Home Capital Group Inc. (TSX:HCG) stock was up 1.13% in morning trading on July 4. Numbers were down steeply from Q1 2017 when it released its first-quarter results in May, but this is to be expected considering the broader fall in Canadian real estate year over year. There were a number of positives that investors could glean from its earnings report. Net income rose 13% from Q4 2017 to $34.6 million, and diluted earnings per share climbed 13.2% to $0.43. Total mortgage originations grew 32.9% from the prior quarter to $1.16 billion, while non-securitized single-family residential mortgage climbed to $10.26…
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Home Capital Group Inc. (TSX:HCG) stock was up 1.13% in morning trading on July 4. Numbers were down steeply from Q1 2017 when it released its first-quarter results in May, but this is to be expected considering the broader fall in Canadian real estate year over year. There were a number of positives that investors could glean from its earnings report.
Net income rose 13% from Q4 2017 to $34.6 million, and diluted earnings per share climbed 13.2% to $0.43. Total mortgage originations grew 32.9% from the prior quarter to $1.16 billion, while non-securitized single-family residential mortgage climbed to $10.26 billion. Its capital position remains strong in the first quarter with total capital ratios reported at 24.12%.
This is all good news and points to a solid recovery following its near collapse in the middle of 2017. The Canadian real estate market remains one of the biggest concerns in the overall economy. Home sales in the GTA fell 22% year over year in May according to the Toronto Real Estate Board (TREB). There is some optimism that the new Ontario PC government will implement reforms that could boost real estate in the province. It could find itself at odds with the federal government, which has expressly sought to reduce risk after the bubble reached its peak last year.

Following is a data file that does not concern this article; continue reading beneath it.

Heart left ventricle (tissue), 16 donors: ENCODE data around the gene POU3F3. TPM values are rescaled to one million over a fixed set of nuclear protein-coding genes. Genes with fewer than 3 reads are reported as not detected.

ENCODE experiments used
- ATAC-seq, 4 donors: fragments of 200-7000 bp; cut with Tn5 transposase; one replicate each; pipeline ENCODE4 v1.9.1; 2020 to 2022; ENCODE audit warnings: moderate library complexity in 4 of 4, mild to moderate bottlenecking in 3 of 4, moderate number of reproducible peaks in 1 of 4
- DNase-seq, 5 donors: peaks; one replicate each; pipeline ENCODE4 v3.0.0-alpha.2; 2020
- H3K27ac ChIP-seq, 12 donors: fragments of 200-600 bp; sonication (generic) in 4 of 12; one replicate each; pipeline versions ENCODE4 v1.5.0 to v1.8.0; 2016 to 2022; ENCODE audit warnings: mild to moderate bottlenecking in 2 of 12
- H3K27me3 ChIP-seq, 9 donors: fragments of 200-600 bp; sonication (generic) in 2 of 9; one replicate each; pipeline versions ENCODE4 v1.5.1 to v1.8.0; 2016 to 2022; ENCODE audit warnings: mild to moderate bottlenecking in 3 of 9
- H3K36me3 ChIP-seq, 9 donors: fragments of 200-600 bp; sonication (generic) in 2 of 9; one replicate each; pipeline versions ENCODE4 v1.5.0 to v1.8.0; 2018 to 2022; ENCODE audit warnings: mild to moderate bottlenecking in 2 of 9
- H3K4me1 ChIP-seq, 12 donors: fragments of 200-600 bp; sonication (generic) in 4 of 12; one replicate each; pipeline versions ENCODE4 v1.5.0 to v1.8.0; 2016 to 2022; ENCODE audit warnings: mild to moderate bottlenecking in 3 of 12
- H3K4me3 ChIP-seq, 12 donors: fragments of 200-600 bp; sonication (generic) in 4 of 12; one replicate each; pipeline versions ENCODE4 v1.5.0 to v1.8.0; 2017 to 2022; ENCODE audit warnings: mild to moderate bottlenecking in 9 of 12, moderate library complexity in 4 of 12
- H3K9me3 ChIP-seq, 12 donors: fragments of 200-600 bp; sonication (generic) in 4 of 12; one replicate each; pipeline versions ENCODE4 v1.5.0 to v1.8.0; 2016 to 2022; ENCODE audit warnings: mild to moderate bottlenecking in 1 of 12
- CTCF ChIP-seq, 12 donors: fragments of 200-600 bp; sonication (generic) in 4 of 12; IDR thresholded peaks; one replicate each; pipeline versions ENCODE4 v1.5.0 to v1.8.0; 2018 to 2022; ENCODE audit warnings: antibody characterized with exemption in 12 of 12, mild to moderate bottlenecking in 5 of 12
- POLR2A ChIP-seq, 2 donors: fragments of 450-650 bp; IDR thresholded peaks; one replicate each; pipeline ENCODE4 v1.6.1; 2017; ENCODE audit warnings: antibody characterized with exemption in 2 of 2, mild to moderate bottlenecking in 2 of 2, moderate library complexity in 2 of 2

The Vancouver housing market, which drew a great deal of national attention for its substantial housing bubble, is also facing a crisis. Marc Cohodes, the short seller who took aim at Home Capital before its near collapse, has taken aim at Vancouver’s leadership. Cohodes, who is friends with British Columbia attorney general David Eby, has advocated for a sharp response to the province’s money-laundering problem. In September, Eby hired the former deputy commissioner of the RCMP Peter German to lead the investigation into B.C. money laundering.
Cohodes has gone as far to recommend asset seizure. He remains incredibly bearish on Vancouver’s real estate market and the Canadian market at large. Cohodes has also called Home Capital’s comeback into question. Although it has achieved strong liquidity after it was rescued by Warren Buffett last year, Cohodes has argued that the steep drop in originations demonstrates that it has been frozen out by quality brokers.
Should you bet on Home Capital in the second half of 2018?
Royal Bank of Canada released its RBC Housing Affordability Measures study on July 3. It showed that the cost of housing in Vancouver reached its highest on record in Q1 2018. Vancouver residents need almost 88% of household income to purchase a home compared to the still high 74% in Toronto. The overall average was 48% in Canada and 44% in the Montreal and Calgary markets.
On the surface, housing affordability was a bipartisan issue in the Ontario election. Every candidate pledged to pursue reforms that would seek to improve affordability across the board. The study above shows that in spite of tighter regulations and a foreign buyers’ tax, the provinces of Ontario and B.C. have failed to curb the long-term trajectory for rising housing costs. Market forces, legitimate or otherwise, are pushing prices upward in the largest metropolitan areas in Canada.
For these reasons, investors should look elsewhere, as Home Capital continues to carry a good deal of risk going forward.
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Fool contributor Ambrose O'Callaghan has no position in any of the stocks mentioned.